I don’t make much of a secret of my lifelong love of comics, but I haven’t really talked about it much on the blog because I have a hard enough time keeping up with all the theater I’m seeing. But I just ran across something that captures so much of what I love about comics.
I recently checked out Rodger Langridge and Chris Samnee’s Thor: The Mighty Avenger series from the library, which is a great, light-hearted all-ages comic. In recent years both DC and Marvel have put out comics ostensibly for younger readers that are just much more fun than their mainstream lines (Marvel Adventures Avengers, Jeff Smith’s Shazam! The Monster Society of Evil, X-Men: First Class, Mini-Marvels, etc.), and Thor: The Mighty Avenger certainly fits the bill. They don’t worry about fitting into decades’ worth of established continuity, just about telling fun, accessible, amusing stories that take the characters back to basics.
The series is collected in two trade paperbacks, both of which also contain some of the earliest Thor stories by Stan Lee and Jack Kirby. The last of these, in volume two, was a story called “On the Trail of the Tomorrow Man,” from Journey into Mystery #86, first published in 1962. As much as I enjoyed the new stories, it’s this old one that really filled me with glee.
Specifically, this guy:
You can tell this guy’s a scientist, because of the pipe and thoughtful expression. He’s never named because we only see him in this one panel, never before or afterward. He just pops out of nowhere to drop some science. But what I really love about him is that he’s basing this scientific reasoning solely on the fact that someone disappeared into thin air. Here’s the context:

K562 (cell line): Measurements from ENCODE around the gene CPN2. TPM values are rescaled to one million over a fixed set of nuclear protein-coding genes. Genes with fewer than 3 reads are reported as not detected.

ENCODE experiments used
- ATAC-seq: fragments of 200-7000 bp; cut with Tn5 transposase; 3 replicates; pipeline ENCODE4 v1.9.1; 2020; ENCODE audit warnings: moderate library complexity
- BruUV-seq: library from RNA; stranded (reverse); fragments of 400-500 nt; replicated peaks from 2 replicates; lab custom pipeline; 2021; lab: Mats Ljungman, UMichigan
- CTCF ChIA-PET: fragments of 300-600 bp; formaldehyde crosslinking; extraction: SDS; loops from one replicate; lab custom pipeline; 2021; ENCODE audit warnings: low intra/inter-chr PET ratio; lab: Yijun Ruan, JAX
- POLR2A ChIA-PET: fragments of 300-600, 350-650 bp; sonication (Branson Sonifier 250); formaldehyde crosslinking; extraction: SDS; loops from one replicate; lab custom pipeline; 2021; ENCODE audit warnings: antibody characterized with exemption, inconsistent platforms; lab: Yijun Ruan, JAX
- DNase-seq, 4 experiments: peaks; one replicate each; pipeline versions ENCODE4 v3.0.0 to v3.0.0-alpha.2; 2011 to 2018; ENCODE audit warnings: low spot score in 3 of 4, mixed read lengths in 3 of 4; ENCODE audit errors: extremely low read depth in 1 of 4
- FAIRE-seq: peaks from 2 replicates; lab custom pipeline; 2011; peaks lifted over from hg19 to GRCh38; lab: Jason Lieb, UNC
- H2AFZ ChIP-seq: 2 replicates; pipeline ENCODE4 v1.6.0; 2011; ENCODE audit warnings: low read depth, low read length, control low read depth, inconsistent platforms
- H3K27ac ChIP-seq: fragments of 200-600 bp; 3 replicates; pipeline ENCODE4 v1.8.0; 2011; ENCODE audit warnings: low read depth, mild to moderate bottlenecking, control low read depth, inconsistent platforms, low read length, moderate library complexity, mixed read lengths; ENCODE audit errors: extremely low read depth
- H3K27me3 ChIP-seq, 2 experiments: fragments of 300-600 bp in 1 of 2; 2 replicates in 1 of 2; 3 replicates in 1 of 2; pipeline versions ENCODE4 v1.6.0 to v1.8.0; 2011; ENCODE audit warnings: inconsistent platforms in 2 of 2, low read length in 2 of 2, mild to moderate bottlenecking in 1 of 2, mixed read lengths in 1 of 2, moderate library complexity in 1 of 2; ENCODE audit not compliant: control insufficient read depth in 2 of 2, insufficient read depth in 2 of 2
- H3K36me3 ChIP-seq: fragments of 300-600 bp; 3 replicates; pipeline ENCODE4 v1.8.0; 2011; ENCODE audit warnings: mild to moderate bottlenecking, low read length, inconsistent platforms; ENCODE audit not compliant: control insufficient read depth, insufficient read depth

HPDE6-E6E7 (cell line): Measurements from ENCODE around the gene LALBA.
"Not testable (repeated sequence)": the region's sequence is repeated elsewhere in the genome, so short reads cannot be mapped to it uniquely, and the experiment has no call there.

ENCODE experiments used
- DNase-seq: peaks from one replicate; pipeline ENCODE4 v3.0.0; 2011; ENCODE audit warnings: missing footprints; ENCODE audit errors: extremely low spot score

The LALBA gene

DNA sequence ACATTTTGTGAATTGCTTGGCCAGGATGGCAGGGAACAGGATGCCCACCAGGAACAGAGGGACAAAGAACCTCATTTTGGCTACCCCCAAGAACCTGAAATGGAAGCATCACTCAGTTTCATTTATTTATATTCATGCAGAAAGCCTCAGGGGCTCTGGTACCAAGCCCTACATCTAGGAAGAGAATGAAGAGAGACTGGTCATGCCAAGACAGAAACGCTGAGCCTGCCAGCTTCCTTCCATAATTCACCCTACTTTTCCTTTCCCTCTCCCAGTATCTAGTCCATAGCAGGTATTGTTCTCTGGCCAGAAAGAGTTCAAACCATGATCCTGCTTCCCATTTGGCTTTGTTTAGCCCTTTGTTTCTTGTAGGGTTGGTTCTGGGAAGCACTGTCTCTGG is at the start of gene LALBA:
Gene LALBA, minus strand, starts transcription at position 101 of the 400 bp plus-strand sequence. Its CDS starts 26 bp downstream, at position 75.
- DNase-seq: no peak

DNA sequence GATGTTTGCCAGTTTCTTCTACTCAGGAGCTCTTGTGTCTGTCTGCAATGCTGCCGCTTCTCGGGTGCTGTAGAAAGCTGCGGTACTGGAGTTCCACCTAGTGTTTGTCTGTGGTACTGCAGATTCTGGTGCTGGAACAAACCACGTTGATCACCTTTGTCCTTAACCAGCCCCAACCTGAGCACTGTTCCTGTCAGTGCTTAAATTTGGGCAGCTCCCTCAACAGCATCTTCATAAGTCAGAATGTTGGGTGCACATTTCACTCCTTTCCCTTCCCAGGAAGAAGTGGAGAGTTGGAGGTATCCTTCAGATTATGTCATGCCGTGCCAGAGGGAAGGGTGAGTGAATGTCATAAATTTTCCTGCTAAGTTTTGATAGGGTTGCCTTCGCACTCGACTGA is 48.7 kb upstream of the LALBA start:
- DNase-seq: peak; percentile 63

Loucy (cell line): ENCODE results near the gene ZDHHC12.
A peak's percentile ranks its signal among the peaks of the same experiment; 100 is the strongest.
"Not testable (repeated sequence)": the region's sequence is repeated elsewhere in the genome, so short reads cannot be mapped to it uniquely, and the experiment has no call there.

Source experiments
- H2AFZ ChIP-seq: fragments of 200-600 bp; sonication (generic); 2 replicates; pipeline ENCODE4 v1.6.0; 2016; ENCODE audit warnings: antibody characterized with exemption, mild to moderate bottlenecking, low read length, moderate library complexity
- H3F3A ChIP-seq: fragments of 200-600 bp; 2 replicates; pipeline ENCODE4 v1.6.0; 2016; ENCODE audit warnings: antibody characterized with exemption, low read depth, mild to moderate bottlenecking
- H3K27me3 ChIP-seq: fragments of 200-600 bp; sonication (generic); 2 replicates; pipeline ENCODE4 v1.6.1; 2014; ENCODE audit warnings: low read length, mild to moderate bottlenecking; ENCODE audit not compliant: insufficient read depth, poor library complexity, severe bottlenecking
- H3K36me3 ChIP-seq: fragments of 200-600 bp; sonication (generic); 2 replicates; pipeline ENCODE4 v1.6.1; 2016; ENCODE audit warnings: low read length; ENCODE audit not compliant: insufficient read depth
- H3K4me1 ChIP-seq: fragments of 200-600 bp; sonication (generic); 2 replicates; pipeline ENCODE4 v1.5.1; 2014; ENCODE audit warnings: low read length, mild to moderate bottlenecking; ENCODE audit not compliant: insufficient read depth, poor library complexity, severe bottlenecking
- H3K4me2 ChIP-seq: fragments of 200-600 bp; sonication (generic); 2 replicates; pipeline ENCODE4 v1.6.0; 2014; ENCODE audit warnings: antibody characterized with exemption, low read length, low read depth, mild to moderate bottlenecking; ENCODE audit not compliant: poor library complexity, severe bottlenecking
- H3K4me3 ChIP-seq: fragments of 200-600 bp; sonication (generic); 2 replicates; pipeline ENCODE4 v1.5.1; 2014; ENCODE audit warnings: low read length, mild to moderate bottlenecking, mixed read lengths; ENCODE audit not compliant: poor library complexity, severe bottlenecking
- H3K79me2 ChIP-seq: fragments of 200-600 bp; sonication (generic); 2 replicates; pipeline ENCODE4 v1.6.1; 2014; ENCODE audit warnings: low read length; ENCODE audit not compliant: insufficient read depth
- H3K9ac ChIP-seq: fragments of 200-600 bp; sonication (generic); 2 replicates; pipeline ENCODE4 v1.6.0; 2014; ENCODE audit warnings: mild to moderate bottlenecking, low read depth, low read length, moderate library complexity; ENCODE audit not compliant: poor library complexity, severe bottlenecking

Now, as it happens, the guy’s totally right. The vanishing man, Zarrko, is the only violent person from some kind of idyllic future in the 2360s, and he’s come back in time to retrieve weapons of mass destruction from a time when such things actually existed. But none of these people have ever seen him before, and when he disappears I love that Joe Scientist doesn’t even bother with hypotheses like invisibility or teleportation. Nope, someone vanished into thin air, so he had to be traveling in time. And because they didn’t have time travel in the past, he must have come from the future! Seriously, the theory is airtight. Don’t even try to question it. You did see his pipe, didn’t you? That means gravitas, and therefore science. QED.
Marvel often likes to single out some of its characters as among the world’s smartest men (and yeah, sigh, they’re all men): Reed Richards, Victor von Doom, Bruce Banner, Tony Stark, etc. But let us not forget this guy–today’s GREAT MAN OF SCIENCE!